Carbon Steel Grades

Carbon Steel Grades

Carbon steel grades are classified and evaluated by their material, mechanical, chemical, and metallurgical properties for the production of mechanical parts.

Carbon steels, like any other metals and steels, also have varying grades, each suited for certain treated conditions, environments, and temperatures.

Carbon Steel GradesAlmost all carbon steel grades are evaluated and specified to determine their specific contained mechanical and chemical properties that may have different effects and roles in varying environments. The results in finishes may also vary in the grades. Carbon steel grades are capable to be heat treated in these following possible conditions:

  • Spheroidizing
  • Full annealing
  • Process annealing
  • Isothermal annealing
  • Normalizing
  • Quenching
  • Martempering (Marquenching)
  • Quenching and tempering
  • Austempering

The identification and classification of carbon steel grades matter in steel standards to guide metallurgical refineries and laboratories, product manufacturers, and even forging industries, and other variants in the proper application and processing procedures for ensuring quality towards best and safe use.

CARBON STEEL GRADE DESCRIPTION APPLICATION
1018 mild (low carbon) steel, strong and ductile, has good weldability properties crimping, bending, swaging, worms, pins, gears, dowels, tool holders, machine parts, pinions, ratchets, etc.
1020 suitable for surface hardening, can be case machined, hardened, and welded hydraulic shafts, motor shafts, pump shafts, machinery parts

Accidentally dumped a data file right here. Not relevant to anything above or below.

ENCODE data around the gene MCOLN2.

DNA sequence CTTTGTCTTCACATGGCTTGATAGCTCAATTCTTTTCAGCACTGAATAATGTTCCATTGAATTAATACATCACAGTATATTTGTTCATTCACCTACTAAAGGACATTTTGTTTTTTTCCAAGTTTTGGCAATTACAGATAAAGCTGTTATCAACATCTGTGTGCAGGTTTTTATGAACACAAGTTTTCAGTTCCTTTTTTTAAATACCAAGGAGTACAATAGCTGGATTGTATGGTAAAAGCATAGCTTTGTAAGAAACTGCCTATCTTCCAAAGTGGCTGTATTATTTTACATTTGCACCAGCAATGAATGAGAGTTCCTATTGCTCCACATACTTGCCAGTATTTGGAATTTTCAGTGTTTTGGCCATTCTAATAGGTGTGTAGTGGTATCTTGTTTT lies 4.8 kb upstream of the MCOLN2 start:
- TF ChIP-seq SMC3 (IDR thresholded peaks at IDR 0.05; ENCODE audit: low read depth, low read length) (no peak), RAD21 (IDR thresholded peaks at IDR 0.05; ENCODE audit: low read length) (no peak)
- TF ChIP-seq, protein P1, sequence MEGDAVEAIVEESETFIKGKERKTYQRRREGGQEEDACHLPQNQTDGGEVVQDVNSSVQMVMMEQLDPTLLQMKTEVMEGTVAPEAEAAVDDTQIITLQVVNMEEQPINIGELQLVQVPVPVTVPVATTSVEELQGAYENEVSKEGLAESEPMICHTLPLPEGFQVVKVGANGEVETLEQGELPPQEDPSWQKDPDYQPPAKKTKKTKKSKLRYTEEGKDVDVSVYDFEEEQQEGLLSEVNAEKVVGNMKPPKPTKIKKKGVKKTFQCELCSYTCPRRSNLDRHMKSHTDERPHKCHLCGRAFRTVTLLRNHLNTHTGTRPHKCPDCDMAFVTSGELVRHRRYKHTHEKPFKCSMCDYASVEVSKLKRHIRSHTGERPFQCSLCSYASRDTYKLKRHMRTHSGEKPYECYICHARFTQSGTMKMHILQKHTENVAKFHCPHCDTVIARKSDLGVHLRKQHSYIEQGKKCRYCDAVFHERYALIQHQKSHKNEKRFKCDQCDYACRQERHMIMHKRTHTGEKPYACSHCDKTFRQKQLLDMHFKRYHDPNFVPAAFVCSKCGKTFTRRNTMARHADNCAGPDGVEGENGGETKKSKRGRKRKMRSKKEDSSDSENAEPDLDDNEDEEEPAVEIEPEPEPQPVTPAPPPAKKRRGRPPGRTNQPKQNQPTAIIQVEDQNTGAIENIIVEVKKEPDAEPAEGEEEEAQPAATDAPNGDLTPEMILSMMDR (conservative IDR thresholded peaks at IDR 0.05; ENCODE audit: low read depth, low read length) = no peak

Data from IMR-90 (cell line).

1030 high carbon steel, has moderate hardness and strength, machineable, ductile machinery parts, used in the tempered and quenched condition for strength
1035 medium-carbon engineering steel, suitable for induction hardening and flame used for forged parts, links, gears, couplings, forged shafts and axles
1040 has good strength, wear resistance, and toughness, machineable forged couplings and crankshafts
1045 medium carbon steel, can be forged satisfactorily, most common shafting steel induction hardening applications, medium strength parts, shafts for pneumatic and hydraulic cylinders
1050 plain carbon steel, readily welded and machined forged shafts and gears
1060 standard grade carbon steel used for forged applications
1065 high-carbon steel, has high tensile strength, heat treatable blades and cutlery
1144 stressproof-equivalent steel, a higher-strength alloy than A36 and 1018, has improved ductility used for parts requiring mechanical properties obtained by heat treating
11L14 free machining steel, has enhanced machinability, stronger than 1018 used for forged applications
12L14 free machining steel, has enhanced machinability, stronger than 1018 screw machines, couplings, inserts, bushings, and hydraulic hose fittings